Ferber vs Sears

(23 Posts)
HoneyJoon Thu 03-Nov-16 20:00:03

I'm brand new to MumsNet, but have read numerous posts while awake with my daughter at 3am... so, here I am asking for a little advice!...
My baby is currently 5 months old and has always been a very particular little girl. She decided from her 3rd week earthside that she would no longer be happy to sleep anywhere but on me. I made the decision at the time that I wanted to give her everything she needed to make her feel secure right from the get go, and have been doing just that every day ever since. She has 3-4 naps on me per day and I spend an hour and a half (at least) holding her at night before she will even let me think about putting her down in her co-sleeper. It's pretty draining and leaves me with no time to do anything for myself/my partner. This was fine for a while, but now the I'm starting to struggle. On top of that, she wakes up 6-8 times every night and wants to be breastfed back to sleep. Because of this, she always ends up in our bed. I am exhausted. πŸ˜•πŸ‘Ž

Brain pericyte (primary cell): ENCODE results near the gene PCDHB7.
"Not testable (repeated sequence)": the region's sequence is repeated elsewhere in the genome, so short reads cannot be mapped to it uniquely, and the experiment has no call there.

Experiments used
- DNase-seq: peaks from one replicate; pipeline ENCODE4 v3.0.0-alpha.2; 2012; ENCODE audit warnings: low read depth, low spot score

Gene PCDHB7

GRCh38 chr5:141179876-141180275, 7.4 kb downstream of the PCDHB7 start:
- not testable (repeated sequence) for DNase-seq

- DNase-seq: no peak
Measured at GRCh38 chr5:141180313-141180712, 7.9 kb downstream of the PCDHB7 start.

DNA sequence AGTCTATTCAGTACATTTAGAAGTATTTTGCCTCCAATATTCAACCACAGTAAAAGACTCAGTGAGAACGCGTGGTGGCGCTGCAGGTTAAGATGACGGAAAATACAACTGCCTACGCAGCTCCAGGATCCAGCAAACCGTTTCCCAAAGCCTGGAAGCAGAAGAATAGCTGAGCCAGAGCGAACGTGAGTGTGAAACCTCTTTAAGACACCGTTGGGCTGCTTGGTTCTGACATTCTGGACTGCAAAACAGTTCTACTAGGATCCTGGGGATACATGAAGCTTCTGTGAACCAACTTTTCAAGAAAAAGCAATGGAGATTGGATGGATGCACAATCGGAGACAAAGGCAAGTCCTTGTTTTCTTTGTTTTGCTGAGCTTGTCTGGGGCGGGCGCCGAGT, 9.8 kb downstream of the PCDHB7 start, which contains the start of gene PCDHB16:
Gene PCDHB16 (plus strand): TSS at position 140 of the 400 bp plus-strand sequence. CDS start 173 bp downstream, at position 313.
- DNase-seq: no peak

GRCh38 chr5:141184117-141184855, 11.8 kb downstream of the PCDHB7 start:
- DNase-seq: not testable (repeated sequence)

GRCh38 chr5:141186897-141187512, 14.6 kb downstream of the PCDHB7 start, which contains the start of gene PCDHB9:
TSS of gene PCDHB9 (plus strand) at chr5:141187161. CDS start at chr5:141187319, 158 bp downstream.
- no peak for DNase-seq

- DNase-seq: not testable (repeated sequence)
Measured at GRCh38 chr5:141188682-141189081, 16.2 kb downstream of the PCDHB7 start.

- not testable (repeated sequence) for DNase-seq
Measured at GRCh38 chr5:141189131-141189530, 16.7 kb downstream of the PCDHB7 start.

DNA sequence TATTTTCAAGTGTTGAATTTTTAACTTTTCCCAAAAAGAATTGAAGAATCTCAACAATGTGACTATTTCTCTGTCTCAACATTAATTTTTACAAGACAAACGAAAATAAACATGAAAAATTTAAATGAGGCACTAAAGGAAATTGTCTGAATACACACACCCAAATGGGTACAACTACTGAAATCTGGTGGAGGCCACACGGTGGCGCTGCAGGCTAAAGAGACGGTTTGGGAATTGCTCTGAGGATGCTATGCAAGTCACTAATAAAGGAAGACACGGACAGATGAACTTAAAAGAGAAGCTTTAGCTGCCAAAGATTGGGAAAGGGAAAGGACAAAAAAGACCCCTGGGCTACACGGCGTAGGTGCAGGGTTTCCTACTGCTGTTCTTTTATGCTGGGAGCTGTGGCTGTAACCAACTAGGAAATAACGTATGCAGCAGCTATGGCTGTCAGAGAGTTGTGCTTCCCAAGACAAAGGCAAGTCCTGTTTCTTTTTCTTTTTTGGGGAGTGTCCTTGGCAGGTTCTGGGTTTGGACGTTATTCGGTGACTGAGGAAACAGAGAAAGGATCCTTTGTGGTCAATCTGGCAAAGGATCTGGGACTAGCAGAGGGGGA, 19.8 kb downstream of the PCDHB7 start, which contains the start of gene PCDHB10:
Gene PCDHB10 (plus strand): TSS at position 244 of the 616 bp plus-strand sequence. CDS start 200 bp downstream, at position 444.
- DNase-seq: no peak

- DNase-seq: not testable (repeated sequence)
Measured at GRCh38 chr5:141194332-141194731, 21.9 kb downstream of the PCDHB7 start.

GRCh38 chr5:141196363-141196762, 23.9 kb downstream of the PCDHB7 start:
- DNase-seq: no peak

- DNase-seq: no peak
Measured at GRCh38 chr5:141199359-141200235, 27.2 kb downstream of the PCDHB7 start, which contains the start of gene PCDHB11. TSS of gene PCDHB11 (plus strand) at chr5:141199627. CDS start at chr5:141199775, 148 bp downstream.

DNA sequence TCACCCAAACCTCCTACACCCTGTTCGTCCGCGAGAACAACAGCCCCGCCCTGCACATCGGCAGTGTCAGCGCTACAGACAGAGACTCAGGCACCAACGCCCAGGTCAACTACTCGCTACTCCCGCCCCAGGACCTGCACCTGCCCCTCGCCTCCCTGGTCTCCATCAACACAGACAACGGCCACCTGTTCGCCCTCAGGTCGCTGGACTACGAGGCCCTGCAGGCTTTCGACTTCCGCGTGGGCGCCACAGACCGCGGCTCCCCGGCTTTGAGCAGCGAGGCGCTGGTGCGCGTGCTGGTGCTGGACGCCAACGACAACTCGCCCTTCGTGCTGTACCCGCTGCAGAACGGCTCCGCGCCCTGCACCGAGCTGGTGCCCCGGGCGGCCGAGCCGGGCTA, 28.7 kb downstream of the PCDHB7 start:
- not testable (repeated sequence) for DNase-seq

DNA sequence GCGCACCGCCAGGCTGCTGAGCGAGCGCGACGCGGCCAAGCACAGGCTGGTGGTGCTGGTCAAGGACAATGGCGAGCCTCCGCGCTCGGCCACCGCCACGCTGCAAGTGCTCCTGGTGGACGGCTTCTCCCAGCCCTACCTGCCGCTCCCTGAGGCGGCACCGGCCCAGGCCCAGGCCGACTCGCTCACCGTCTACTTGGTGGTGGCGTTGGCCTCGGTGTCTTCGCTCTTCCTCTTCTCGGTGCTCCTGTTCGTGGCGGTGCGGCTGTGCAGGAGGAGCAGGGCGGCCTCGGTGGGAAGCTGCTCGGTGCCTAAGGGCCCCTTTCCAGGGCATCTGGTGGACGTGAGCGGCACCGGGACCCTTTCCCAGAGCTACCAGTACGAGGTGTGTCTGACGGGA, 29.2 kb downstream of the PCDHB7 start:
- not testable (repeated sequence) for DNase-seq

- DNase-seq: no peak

I have, until this point, always considered myself to be in the Sears camp. I have tried every gentle method going to attemp to put my baby down to sleep. Nothing works. She either screams holy hell or her sleep is cut short and she quickly becomes overtired. The way things are at the moment - she is getting around 13 hrs of sleep per 24 hrs and I'm getting 3-4. It's just not sustainable any more.
So... I started researching sleep training. Now, I am starting to consider the using the gradual extinction technique (no abuse please!) because I am so drained. However, I'm pretty terrified! Without a doubt I am now obsessing over what to do and could really do with a bit of advice/support.
Has anyone successfully managed to turn a situation like mine around using a gentle method? If so, please let me know. Equally, if anyone is pro-Ferber and have a baby like mine, I am all ears!